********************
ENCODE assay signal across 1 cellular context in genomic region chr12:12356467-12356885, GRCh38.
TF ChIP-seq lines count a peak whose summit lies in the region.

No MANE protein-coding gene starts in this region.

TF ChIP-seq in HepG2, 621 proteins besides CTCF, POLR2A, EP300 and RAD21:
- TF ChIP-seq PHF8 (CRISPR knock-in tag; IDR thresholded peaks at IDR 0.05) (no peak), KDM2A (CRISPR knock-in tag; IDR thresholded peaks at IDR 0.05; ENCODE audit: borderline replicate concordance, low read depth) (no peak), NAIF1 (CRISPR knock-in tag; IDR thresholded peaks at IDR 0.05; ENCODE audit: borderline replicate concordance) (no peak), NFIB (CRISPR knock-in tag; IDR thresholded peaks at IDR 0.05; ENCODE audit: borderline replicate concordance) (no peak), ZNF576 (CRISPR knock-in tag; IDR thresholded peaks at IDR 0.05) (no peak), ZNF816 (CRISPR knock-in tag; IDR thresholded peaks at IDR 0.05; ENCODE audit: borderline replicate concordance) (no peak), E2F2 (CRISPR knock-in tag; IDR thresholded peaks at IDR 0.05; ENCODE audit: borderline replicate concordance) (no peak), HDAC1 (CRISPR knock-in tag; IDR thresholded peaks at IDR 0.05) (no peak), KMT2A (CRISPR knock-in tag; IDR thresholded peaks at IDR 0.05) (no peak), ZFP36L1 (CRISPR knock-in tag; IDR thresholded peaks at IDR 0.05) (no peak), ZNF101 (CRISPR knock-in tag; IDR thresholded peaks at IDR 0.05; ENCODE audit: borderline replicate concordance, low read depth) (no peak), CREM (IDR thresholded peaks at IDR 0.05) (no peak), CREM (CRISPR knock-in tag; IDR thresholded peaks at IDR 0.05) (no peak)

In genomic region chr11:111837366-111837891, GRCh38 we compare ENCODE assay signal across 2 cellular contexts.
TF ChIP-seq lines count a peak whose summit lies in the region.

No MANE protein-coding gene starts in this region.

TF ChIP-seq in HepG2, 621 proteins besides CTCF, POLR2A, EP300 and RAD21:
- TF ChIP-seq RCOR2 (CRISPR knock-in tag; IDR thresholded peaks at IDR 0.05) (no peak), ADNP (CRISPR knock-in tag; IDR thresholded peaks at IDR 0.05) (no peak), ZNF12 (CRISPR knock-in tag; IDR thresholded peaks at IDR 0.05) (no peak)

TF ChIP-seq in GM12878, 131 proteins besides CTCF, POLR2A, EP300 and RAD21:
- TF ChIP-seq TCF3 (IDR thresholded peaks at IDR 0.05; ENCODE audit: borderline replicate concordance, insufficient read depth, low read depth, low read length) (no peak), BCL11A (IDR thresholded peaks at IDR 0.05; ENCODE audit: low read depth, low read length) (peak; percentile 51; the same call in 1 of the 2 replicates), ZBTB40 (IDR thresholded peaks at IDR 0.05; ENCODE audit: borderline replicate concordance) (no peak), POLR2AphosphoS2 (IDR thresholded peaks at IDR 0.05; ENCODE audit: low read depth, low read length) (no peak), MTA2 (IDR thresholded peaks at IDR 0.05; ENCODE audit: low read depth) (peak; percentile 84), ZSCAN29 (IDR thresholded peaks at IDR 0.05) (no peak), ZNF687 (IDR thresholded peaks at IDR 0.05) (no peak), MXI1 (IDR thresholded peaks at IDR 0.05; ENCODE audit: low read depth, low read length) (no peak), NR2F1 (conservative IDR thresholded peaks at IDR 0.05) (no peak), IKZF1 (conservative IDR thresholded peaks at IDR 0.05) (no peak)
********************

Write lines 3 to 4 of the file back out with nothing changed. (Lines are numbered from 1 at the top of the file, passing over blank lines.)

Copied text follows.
No MANE protein-coding gene starts in this region.

TF ChIP-seq in HepG2, 621 proteins besides CTCF, POLR2A, EP300 and RAD21: